Discover more from Anti-Knowledge by Christian Schneider
There will never be another P.J. O'Rourke
Generations of conservative writers have come and gone trying to match his impossible standard
For baseball fans, watching Ted Williams swing a bat was akin to throwing a birthday party for your eyes. His long, looping swing, seasoned with just the right uppercut and completed with two hands over his right shoulder, had all the precision and sophistication of a supercomputer housed in one tall, wiry body.
In his book “The Science of Hitting” (written with John Underwood), Williams tried to explain the mechanics of his swing to mere mortals. He offered hints on how to guess what pitch was coming and at which ones you should swing. He unlocked the secret to bat speed - lead with your hips, keep the bat back as long as possible as your hands move through the zone, then WHACK! Snap your wrists forward, creating as much torque as possible as the bat swings around your spine.
In high school, I carried this book in my backpack wherever I went. I tried to master the Williams swing. During team film study my junior year, my coach looked at my swing and announced “that’s a Ted Williams-style approach right there.” I was never prouder. I was cut the next year.
The thing Ted Williams doesn’t tell you is that in order to have Ted Williams’ swing, you have to be fucking Ted Williams. You have to possess a preternatural strength, a wiry frame, and exemplary eyesight. You have to make the pursuit of hitting a round ball with a round bat your life.
Several of the P.J. O’Rourke tributes that have cropped up since his death on Tuesday have mentioned the seeming ease with which he wrote. He penned books and columns about things we cared about, and if we didn’t, his witticisms would draw us to the page anyway. His talents seemed to be that of the everyman.
But for writers my age, he set an impossible goal - to be politically conservative (or libertarian, or whatever), and yet be respected by cultural institutions dominated by progressives. Even as he savaged their elitism and cluelessness, his talent was simply too spectacular to resist.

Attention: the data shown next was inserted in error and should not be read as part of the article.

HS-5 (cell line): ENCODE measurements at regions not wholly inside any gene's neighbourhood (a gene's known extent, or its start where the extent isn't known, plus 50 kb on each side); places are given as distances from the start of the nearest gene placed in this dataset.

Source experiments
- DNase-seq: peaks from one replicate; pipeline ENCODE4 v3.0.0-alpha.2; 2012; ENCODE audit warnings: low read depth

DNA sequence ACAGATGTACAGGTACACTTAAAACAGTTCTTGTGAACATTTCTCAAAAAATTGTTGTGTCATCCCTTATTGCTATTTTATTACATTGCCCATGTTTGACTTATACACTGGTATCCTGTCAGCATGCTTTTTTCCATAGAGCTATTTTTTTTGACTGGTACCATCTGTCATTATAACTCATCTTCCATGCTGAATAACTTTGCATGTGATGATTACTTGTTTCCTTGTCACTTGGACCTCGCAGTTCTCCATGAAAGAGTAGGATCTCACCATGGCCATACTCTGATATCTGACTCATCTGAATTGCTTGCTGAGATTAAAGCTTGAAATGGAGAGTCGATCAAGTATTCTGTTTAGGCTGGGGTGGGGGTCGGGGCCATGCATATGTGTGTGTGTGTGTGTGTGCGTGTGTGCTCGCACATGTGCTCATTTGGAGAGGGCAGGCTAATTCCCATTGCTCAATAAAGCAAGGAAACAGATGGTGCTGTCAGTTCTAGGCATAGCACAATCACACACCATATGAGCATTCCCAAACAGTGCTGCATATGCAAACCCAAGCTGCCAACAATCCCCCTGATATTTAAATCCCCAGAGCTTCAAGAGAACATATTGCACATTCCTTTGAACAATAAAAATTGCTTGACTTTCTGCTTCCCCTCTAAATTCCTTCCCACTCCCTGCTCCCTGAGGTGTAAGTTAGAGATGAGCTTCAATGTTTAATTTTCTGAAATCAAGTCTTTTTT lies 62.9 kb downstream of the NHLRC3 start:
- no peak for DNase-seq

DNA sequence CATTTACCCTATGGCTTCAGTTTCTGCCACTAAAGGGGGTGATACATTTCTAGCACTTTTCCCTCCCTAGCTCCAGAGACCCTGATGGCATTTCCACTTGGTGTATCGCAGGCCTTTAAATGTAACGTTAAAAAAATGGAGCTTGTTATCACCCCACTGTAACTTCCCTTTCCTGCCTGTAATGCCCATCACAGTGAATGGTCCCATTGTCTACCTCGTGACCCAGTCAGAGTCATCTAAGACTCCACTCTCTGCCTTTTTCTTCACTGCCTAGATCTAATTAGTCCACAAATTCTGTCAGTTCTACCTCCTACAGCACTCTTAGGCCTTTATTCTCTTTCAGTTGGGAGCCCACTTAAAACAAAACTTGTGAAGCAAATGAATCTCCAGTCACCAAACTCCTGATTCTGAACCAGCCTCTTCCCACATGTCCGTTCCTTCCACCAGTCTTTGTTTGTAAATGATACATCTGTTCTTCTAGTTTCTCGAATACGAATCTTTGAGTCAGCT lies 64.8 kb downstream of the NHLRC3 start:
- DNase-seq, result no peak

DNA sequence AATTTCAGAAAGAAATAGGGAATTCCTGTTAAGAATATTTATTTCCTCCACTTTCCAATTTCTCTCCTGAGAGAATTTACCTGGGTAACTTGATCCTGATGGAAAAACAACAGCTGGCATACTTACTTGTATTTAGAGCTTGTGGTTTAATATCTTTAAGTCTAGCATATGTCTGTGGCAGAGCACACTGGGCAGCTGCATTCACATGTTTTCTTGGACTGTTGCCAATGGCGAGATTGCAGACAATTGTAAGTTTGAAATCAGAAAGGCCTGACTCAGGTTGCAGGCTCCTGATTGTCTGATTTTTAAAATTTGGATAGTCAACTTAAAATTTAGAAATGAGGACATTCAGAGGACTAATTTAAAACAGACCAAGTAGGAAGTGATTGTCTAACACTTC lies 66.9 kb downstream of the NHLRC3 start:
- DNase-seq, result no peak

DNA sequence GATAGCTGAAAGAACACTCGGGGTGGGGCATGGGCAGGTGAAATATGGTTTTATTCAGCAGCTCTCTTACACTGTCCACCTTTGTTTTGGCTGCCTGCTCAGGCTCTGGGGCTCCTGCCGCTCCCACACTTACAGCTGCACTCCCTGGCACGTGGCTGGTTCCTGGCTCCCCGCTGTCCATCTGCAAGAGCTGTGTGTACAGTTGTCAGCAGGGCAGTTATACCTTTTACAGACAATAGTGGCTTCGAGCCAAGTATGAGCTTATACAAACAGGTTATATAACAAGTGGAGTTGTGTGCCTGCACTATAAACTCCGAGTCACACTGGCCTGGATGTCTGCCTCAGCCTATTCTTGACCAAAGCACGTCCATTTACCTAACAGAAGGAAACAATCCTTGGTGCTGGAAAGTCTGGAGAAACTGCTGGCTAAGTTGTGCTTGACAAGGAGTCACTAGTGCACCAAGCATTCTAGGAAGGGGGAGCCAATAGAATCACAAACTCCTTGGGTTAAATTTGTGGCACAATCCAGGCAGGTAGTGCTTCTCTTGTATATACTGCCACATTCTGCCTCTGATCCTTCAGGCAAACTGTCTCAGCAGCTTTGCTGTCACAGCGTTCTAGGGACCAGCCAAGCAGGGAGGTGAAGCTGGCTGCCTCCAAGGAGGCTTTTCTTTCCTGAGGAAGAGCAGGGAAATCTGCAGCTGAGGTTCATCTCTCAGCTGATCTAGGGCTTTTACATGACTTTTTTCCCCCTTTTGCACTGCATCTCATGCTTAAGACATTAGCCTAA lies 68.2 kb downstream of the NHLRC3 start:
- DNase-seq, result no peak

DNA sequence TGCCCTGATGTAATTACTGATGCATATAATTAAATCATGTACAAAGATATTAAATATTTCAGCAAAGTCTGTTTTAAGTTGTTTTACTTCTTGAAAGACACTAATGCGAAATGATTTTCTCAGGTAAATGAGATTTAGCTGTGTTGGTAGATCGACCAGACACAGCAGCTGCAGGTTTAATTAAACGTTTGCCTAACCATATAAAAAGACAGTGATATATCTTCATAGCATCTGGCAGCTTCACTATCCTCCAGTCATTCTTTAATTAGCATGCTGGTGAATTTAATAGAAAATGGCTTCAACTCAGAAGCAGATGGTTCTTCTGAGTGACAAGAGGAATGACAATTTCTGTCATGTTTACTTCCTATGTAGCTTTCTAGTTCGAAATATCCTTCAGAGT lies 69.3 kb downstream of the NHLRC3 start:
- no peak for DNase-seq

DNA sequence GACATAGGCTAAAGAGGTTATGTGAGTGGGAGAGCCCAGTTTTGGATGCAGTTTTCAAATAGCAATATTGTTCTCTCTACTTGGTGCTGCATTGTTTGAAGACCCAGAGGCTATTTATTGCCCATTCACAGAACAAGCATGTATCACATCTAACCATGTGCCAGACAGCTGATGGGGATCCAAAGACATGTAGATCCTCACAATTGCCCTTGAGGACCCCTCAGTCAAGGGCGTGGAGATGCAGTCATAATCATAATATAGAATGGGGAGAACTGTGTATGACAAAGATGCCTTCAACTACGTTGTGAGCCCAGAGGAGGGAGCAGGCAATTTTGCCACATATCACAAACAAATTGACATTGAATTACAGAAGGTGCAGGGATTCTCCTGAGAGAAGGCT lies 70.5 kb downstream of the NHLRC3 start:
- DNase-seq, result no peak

And that’s why there will never be another of him. Because, like the Splendid Splinter, in order to write like P.J. O’Rouke, you had to be P.J. O’Rourke.
For over a decade, I have kept a spreadsheet of O’Rourke quotes, sometimes writing a whole column on a specific topic so I could sound smart by using one. Who else in modern times could write Twainian aphorisms like:
“Giving money and power to government is like giving whiskey and car keys to teenage boys.”
“Republicans are the party that says government doesn't work, and then they get elected and prove it.”
“In the American political system, you're only allowed to have real ideas if it's absolutely guaranteed you can't win an election.”
“A little government and a little luck are necessary in life, but only a fool trusts either of them.”
It was this combination of humor and insight that led him to places like National Lampoon - at the time the funniest satirical magazine in America - and Rolling Stone, at one time the coolest magazine in America.
In effect, O’Rourke was the Tyler Durden of the media - gutting the corpulent political elites and selling their fat back to them as re-energizing soap. He wrote with the electricity of one of his heroes, H.L. Mencken, but never succumbed to Mencken-style dyspepsia. If one can be “delightfully cranky,” O’Rourke was it.
But in an era of polarization, a conservative nestling comfortably at the highest levels of progressive culture is a feat that will never again be accomplished. Conservative humor in 2022 begins with the premise that the “libs must be owned,” and works backward from there. It is combat-by-one-liner.